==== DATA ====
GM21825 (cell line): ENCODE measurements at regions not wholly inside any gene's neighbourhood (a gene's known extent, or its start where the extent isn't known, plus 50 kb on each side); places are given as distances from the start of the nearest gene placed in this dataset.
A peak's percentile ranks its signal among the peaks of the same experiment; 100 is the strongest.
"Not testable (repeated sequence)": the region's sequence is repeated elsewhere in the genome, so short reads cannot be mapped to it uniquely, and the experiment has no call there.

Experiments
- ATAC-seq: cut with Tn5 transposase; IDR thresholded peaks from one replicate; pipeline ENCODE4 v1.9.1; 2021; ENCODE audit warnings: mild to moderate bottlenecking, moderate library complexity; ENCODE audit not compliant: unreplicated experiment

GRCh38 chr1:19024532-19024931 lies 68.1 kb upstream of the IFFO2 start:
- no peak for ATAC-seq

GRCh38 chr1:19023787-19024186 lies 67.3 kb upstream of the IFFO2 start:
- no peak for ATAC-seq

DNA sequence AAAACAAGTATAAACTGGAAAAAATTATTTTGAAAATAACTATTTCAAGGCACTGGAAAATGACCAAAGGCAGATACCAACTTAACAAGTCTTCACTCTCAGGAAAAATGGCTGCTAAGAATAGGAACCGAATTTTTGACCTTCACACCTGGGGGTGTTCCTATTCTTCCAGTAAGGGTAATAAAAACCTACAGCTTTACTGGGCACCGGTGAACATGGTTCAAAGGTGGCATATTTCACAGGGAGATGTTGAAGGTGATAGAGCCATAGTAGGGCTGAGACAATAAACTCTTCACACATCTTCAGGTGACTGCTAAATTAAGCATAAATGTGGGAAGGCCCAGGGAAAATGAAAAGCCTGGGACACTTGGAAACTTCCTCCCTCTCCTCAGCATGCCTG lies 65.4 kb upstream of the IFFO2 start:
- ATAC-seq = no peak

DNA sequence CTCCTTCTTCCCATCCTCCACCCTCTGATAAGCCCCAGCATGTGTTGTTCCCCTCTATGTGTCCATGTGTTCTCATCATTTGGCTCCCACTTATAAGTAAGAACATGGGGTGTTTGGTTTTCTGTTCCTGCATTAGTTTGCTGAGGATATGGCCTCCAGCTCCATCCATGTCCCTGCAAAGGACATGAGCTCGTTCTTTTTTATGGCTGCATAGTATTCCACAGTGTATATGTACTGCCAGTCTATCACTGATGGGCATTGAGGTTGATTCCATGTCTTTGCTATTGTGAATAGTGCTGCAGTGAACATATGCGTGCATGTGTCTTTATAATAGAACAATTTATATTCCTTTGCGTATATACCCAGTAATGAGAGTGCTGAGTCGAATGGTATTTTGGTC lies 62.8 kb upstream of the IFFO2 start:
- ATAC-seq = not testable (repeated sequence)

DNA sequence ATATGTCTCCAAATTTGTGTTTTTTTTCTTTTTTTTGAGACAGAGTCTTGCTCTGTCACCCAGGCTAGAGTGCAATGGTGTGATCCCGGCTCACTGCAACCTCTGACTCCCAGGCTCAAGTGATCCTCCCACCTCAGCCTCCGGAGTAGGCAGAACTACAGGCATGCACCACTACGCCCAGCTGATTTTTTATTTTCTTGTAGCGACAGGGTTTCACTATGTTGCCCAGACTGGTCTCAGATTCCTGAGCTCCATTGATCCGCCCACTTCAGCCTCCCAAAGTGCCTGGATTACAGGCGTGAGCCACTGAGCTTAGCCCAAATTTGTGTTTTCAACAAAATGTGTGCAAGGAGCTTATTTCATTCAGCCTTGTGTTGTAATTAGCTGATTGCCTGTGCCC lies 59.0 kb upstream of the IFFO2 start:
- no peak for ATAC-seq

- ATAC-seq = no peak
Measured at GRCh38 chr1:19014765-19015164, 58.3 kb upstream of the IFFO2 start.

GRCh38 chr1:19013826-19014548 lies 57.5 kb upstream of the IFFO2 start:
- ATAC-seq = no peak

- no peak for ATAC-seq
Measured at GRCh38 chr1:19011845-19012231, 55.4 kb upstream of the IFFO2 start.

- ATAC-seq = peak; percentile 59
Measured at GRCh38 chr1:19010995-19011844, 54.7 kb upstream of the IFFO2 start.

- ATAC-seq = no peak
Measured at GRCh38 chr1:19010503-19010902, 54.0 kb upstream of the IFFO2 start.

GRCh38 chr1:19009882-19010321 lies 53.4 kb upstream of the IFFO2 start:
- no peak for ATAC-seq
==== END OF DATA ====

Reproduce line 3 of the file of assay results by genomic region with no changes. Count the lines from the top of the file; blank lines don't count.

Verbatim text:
"Not testable (repeated sequence)": the region's sequence is repeated elsewhere in the genome, so short reads cannot be mapped to it uniquely, and the experiment has no call there.